MakerLab is a dedicated space provisioning access to all the tools and skills students need to bring their innovative skills to life and supporting creativity.
MakerLab (http://www.makerlab.si/) is a dedicated space at the University of Ljubljana, Faculty of Electrical Engineering that provides access to all the tools and skills students need to bring their coding, crafting and other innovative skills to life. Supported by university mentors and encouraged by competitions and other incentives, MakerLab assumes both a passive and proactive role in supporting innovation of students.
The labour market requirements for new employees changed in the last decade substantially. Corporations need new expertise and skills from engineers, among others reducing time needed for on-boarding, more practical knowledge, related to their professional domain, teamwork, entrepreneurship and related soft skills as well as understanding dynamics of working in the modern corporate environment. Also skills about marketing, sales, identifying customers needs, user experience, etc are becoming crucial.
The answer to the challenges described above was to establish an innovative space at the faculty, where students, supported by mentors and necessary equipment (ranging from 3D printers, laser cutters, etc) are able to implement their ideas (applications, robots, devices, services). Makerlab is well connected with ICT industry and companies that would benefit from the new or improved products designed by students and their mentors in the Makerlab. As a result several products were already launched from Makerlab. More info. on http://www.maker.si/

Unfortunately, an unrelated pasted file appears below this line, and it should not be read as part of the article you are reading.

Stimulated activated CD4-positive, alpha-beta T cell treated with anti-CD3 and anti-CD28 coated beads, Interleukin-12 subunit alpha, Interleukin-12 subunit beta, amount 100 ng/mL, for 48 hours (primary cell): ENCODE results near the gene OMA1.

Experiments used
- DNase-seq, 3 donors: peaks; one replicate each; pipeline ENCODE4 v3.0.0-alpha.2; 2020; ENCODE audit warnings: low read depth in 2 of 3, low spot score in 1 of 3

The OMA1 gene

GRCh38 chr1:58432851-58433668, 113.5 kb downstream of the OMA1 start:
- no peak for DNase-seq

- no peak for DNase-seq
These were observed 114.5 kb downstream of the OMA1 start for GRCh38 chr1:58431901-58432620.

Initially, up to 20.000 EUR were needed to set up a specific equipment within the designated space at the Faculty of Electrical Engineering. The staff and other costs are provided by the Faculty itself. Makerlab activities are also funded through various R&D projects.
Evidence of success
Since the beginning, five mentors that started as student collaborators were trained and now successfully coordinate activities, perform trainings and workshops and participate in projects. The evidence of success is best presented through 6 selected projects, completely developed by students: Robert, an autonomous cleaner robot; Interactive gesture system; T.A.F.R. autonomous electrical farming robot; Smart Froc, a smart, adjustable chair for children; Olympic countdown clock (www.maker.si)
The main challenge MakerLab is facing is, that it can not provide full support to all students and other young innovators interested to participate. Quality support and mentorship in any project coming out of Makerlab is required and lack of experienced mentors is currently the main issue.
Potential for learning or transfer
The practice represents an operational example of innovative physical space engaging students, teachers, and corporations in academic environment. Its accessible and open format provides young people with all prerequisites needed to engage in practical activities, think out of the box, and acquire additional skills and knowledge.
One of the important roles of the Makerlab practice is that it disseminates knowledge through trainings and workshops. apart from that it focuses on the innovative methodologies in product or service development, such as open innovation. Additionally, it provides experience to its members in soft skills, ranging from sales, marketing, to working in teams.
The transfer of this practice can be performed in different scenarios. It doesn’t need to be university environment. It can be in the rural community, engaging local schools and SMEs or individuals, it can be as a part of the larger corporate environment, opening to the public.
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